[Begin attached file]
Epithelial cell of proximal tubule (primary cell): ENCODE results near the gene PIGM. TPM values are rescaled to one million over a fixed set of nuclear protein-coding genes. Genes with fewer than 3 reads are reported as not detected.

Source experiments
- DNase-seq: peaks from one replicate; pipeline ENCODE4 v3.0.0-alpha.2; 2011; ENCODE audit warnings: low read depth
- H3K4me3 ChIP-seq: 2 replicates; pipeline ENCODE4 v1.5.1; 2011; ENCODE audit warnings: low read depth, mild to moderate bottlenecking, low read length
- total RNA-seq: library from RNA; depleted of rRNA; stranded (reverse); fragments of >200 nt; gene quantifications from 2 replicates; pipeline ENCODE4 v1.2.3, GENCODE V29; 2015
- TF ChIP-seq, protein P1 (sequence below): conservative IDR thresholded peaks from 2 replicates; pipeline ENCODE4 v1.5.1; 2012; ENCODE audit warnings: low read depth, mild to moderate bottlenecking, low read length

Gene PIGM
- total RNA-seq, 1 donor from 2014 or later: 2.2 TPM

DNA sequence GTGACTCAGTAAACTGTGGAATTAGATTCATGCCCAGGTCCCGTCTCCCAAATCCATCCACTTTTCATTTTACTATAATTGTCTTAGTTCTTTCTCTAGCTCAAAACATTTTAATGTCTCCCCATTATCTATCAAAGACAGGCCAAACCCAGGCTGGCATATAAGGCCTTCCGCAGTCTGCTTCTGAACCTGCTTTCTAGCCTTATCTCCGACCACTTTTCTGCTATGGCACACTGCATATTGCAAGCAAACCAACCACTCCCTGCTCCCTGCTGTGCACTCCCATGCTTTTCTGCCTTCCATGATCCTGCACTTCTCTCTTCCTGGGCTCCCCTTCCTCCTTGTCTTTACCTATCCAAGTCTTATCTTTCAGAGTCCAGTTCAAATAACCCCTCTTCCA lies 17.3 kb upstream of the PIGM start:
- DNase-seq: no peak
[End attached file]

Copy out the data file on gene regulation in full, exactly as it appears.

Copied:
Epithelial cell of proximal tubule (primary cell): ENCODE results near the gene PIGM. TPM values are rescaled to one million over a fixed set of nuclear protein-coding genes. Genes with fewer than 3 reads are reported as not detected.

Source experiments
- DNase-seq: peaks from one replicate; pipeline ENCODE4 v3.0.0-alpha.2; 2011; ENCODE audit warnings: low read depth
- H3K4me3 ChIP-seq: 2 replicates; pipeline ENCODE4 v1.5.1; 2011; ENCODE audit warnings: low read depth, mild to moderate bottlenecking, low read length
- total RNA-seq: library from RNA; depleted of rRNA; stranded (reverse); fragments of >200 nt; gene quantifications from 2 replicates; pipeline ENCODE4 v1.2.3, GENCODE V29; 2015
- TF ChIP-seq, protein P1 (sequence below): conservative IDR thresholded peaks from 2 replicates; pipeline ENCODE4 v1.5.1; 2012; ENCODE audit warnings: low read depth, mild to moderate bottlenecking, low read length

Gene PIGM
- total RNA-seq, 1 donor from 2014 or later: 2.2 TPM

DNA sequence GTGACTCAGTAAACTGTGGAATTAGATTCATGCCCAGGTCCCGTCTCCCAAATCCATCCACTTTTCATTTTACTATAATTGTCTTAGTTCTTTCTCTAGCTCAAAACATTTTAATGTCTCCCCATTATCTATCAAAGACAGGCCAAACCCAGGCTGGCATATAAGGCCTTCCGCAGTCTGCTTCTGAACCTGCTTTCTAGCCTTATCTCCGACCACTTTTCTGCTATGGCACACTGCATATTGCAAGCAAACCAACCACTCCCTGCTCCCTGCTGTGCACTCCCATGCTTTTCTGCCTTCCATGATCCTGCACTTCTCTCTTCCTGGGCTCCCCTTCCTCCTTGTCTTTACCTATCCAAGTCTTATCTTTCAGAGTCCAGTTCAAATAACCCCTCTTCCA lies 17.3 kb upstream of the PIGM start:
- DNase-seq: no peak